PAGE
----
I spent a very long day assisting with the making of an episode of the BBC Antiques Roadshow last week, by driving a Bristol Lodekka on a Park & Ride service.
As well as having a glimpse behind the scenes as the programme was being filmed, I also had the pleasure of conveying most of the Roadshow experts on the bus. But my abiding memory of the day was that it left me completely exhausted!
I left home at 06:00 in order to pick up the bus and be in position by 08:15. As this was to be a very long duty, I had arranged for the bus (ex-BOC Bristol Lodekka LC8515) to be driven to an outstation just a couple of miles outside Minehead, which is where the programme was due to be filmed the next day. As I drove up the M5 in the pouring rain my heart sank as I knew that the cab of this bus is not watertight in any way. Walking around doing my checks left me soggy and even the Bristol AVW engine seemed reluctant to start.
My first task was to ferry the Antiques Roadshow experts from their hotel, where I also met my conductor Richard, to the West Somerset Railway station at Minehead. It was strange to see them up close and to exchange a bit of banter about the wet weather. One of them, clearly not a bus expert, asked “Is this a Routemaster?”
My instructions were to spend the rest of the day shuttling to and fro between the station and the Monday Market field, which was being used as a Park & Ride car park. I had looked it up on Google Maps previously and, while there did appear to be a tarmac track it didn’t seem to offer anywhere to turn the bus so, to avoid the risk of getting bogged down on account of the weather, I reversed the bus off the main road and down the track to the field. I was pleased to see in my mirrors as I slowly backed around a corner that a large part of the field had been recently covered with hardcore and stone chippings so, for the rest of the day, there were no problems getting in and out.
The BBC had completely taken over the WSR station, setting out their famous canopies and tables all along the platform. Fortunately, Minehead station benefits from a very long platform, a relic from the days when it had to accommodate very long trains in the summer, packed with holidaymakers heading for Butlins.
As you can see from the photo above, the rain persisted for most of the day and most of our passengers looked very bedraggled after they had been standing in the queue for hours to have their treasures assessed. The larger items proved a bit tricky. One couple had brought an old wooden chair, which had to be placed at the top of the stairs. Other objects were carried in suitcases, rucksacks and holdalls.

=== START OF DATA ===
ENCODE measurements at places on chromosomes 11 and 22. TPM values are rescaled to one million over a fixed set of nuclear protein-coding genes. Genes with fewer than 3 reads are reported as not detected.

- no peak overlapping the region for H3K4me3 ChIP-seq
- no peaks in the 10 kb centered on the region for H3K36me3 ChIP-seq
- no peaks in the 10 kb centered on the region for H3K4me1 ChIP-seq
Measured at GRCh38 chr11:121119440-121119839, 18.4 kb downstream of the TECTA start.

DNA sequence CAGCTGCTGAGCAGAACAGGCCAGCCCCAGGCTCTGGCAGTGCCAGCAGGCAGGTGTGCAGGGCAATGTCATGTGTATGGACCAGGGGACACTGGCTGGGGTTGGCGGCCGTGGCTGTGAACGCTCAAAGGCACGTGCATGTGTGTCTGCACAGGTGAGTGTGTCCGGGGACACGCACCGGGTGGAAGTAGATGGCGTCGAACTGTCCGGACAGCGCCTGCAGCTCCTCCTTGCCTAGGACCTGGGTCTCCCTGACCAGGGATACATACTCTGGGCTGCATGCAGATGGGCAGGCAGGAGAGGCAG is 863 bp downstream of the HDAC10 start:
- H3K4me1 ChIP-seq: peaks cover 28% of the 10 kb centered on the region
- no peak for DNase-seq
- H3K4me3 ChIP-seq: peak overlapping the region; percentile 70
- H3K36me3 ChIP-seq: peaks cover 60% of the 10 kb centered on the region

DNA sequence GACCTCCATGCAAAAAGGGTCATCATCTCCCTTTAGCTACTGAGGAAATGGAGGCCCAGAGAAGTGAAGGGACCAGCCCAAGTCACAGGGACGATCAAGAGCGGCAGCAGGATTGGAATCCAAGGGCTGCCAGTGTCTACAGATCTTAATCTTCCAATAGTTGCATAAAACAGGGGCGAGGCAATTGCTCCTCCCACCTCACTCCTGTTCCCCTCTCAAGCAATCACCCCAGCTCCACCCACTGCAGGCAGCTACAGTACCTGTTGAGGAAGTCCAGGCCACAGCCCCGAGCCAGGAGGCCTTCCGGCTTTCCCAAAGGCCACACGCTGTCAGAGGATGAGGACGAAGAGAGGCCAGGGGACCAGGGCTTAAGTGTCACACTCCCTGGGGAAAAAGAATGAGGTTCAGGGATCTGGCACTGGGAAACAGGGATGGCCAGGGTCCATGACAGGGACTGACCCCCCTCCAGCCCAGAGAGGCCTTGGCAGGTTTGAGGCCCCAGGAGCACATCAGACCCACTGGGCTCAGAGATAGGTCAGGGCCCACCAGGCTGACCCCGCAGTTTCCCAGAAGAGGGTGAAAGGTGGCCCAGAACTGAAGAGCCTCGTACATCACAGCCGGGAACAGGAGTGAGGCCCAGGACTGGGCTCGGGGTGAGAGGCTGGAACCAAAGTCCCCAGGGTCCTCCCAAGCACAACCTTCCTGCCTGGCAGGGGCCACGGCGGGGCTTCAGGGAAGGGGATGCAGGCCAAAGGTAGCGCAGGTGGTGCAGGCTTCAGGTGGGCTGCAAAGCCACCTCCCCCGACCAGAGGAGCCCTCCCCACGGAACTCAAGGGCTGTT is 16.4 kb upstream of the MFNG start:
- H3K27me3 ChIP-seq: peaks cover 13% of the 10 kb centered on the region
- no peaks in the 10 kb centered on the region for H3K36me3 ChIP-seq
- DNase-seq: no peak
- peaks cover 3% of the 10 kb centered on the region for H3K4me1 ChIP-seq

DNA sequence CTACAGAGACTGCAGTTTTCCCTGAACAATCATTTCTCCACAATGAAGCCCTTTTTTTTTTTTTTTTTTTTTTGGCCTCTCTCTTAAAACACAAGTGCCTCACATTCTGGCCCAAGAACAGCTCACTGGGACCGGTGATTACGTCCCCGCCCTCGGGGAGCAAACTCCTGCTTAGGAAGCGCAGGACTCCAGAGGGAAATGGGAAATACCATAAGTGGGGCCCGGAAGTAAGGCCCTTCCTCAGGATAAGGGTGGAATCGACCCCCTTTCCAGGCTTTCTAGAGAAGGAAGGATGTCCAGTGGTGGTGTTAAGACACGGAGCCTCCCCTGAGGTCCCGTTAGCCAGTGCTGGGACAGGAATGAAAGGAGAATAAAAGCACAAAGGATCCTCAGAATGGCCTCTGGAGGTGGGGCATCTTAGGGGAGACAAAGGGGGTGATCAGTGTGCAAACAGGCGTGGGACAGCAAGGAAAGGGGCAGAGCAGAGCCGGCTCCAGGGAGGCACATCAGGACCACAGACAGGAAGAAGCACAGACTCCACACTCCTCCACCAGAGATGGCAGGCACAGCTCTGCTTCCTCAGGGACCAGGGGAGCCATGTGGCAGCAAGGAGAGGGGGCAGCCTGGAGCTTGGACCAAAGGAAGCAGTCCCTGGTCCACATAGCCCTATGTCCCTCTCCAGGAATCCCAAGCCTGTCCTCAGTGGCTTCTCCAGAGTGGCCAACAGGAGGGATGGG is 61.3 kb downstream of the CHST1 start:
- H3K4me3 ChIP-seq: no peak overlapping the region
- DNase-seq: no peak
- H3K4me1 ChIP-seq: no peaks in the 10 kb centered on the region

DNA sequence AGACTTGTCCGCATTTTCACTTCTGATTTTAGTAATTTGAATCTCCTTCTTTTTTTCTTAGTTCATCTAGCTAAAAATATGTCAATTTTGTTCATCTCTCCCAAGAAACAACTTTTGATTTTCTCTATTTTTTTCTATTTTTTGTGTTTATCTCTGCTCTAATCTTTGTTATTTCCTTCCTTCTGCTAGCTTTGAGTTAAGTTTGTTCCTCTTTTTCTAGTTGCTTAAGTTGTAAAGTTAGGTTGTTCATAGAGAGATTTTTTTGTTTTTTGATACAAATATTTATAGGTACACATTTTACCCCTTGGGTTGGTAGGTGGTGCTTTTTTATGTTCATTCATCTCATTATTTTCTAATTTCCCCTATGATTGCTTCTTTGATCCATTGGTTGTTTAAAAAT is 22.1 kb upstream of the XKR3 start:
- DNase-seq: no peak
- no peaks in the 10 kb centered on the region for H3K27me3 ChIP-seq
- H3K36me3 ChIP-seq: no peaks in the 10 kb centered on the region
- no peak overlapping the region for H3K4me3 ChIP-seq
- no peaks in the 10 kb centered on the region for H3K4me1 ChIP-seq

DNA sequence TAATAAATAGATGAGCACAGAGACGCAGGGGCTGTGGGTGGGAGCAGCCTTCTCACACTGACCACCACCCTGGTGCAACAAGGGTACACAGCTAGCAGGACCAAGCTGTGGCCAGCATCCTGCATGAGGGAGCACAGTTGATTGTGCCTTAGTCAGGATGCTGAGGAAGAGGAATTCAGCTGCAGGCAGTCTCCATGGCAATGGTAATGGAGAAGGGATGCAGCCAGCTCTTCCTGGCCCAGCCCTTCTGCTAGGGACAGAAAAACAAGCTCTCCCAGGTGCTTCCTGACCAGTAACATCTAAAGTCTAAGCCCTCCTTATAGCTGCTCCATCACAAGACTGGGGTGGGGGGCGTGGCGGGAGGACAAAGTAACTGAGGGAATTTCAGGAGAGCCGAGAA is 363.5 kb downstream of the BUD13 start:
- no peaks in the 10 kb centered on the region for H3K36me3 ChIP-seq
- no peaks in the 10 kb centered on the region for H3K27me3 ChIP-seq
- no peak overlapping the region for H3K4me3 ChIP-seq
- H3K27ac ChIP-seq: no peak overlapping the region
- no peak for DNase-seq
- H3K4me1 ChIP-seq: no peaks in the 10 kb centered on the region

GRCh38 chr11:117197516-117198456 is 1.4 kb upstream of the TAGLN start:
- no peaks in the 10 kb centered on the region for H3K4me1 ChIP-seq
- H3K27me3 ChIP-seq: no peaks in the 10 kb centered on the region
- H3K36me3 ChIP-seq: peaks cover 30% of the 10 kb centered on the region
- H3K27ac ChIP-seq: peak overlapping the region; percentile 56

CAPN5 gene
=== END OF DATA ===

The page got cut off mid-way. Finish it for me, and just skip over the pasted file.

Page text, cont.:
The journey between the car park and the station only took about five minutes (ten if I took the longer seafront route) but it was full of twists and turns, junctions and roundabouts. This seriously tested my stamina and by the time I took my first break I was already feeling drained. People often ask what the bus is like to drive and on days like this there can only be one answer: heavy!
Lunch was provided by the BBC and came in the form of a small bag of picnic items, together with a cold drink. My conductor, not having worked up a sweat like me, headed off to the station cafe in search of a hot cup of tea.
45 minutes later we were back in service although now the loadings were quite light as most of our passengers were either being assessed, filmed or were still standing in a queue.
Soon after 15:00 my smartly dressed conductress Cherry arrived to relieve a weary Richard. People were on their way back to the car park in larger numbers now and we continued shuttling back and forth until only a few cars remained. Back at the station all was quiet but the BBC floodlights were still on. I wandered over and watched the experts in action, surrounded by interested onlookers, members of the film crew and WSR staff. Sadly I neglected to take any photos but this gallery of pictures will give you a flavour of the day’s action.
Among the last few passengers to return to the car park on our last trip was a lady who stepped breathlessly onto the bus carrying a heavy bronze mortar (minus its pestle sadly), dated 1588. It turned out she was breathless for another reason – her object was one of the last to be filmed and was valued at a staggering £XX,XXX. To find out the actual amount, you’ll have to wait until the 2-part Antiques Roadshow 40th Anniversary Special goes to air in September.
By now my arms had completely turned to jelly and I couldn’t wait to park the bus, climb into my car and go for a pub meal. After all the totting up was done, we found that we’d carried 618 passengers during the day. OK, so it was probably half that number of people in reality because most had two journeys.
In other news, an interesting outing with the Crosville Bristol L5G saw me trundling through the grounds of Ashton Court, Bristol. The 1950 single deck bus had been hired to take wedding guests from the Mansion up to the Bluebell Wood and back again after a wedding blessing in a woodland setting. This job was notable for the very long reversing maneover back down the track in order the turn the bus around. The photo shows the guests, smartly dresssed but also wearing Wellington boots, meandering down the hill from the woods towards the bus after the ceremony.